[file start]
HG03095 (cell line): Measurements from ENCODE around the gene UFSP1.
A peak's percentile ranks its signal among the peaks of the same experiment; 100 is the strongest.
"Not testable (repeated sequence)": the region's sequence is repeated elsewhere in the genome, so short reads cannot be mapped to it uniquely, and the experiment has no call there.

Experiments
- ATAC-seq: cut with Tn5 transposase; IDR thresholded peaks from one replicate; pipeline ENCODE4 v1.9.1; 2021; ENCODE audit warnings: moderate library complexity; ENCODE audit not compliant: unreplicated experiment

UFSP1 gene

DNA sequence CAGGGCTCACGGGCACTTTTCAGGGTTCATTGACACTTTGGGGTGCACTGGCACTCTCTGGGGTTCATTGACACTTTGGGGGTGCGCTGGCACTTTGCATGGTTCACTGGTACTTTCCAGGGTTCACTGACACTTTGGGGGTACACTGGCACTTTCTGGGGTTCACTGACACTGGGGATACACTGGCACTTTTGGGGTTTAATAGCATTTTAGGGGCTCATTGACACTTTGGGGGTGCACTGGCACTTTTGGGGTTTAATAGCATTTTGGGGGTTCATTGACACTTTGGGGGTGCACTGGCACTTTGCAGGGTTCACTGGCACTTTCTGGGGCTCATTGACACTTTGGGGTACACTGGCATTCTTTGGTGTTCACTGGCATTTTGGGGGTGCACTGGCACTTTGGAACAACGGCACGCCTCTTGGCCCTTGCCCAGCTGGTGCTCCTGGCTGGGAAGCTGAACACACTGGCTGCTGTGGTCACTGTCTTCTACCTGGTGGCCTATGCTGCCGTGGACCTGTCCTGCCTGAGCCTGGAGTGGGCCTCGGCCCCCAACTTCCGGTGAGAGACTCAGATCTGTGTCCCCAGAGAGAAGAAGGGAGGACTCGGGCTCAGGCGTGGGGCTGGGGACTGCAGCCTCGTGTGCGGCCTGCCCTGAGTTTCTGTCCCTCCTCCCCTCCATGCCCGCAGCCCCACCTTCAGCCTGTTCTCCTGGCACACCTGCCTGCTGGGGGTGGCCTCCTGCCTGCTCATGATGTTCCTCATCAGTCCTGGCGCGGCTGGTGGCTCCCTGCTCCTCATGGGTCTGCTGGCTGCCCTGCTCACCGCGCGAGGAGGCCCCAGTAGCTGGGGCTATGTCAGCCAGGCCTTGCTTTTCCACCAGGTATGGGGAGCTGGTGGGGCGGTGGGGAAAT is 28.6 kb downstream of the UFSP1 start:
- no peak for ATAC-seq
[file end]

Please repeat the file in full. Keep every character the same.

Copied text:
HG03095 (cell line): Measurements from ENCODE around the gene UFSP1.
A peak's percentile ranks its signal among the peaks of the same experiment; 100 is the strongest.
"Not testable (repeated sequence)": the region's sequence is repeated elsewhere in the genome, so short reads cannot be mapped to it uniquely, and the experiment has no call there.

Experiments
- ATAC-seq: cut with Tn5 transposase; IDR thresholded peaks from one replicate; pipeline ENCODE4 v1.9.1; 2021; ENCODE audit warnings: moderate library complexity; ENCODE audit not compliant: unreplicated experiment

UFSP1 gene

DNA sequence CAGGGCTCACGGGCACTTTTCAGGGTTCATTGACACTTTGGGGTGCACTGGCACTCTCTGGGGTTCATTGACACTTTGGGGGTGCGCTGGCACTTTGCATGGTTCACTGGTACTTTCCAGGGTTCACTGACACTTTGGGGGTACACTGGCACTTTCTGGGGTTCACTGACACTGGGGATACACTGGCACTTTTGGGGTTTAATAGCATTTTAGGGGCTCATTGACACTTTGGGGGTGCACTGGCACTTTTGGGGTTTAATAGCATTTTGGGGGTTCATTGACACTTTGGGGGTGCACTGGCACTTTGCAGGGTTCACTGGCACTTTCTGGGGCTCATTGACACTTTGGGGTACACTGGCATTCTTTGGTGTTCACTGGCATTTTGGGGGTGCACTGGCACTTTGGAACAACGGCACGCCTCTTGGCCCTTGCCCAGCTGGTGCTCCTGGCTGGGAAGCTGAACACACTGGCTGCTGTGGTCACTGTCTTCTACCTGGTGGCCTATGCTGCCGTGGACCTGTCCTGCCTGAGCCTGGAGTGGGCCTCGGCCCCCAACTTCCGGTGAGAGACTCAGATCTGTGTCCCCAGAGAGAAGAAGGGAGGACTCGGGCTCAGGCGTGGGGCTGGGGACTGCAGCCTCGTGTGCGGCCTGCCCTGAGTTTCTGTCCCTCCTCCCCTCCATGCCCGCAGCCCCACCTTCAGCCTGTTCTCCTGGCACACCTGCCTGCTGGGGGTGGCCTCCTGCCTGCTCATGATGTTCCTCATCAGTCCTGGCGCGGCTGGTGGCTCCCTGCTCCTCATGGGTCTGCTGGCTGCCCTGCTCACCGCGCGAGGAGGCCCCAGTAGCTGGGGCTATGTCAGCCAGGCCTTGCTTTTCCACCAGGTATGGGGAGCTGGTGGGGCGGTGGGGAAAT is 28.6 kb downstream of the UFSP1 start:
- no peak for ATAC-seq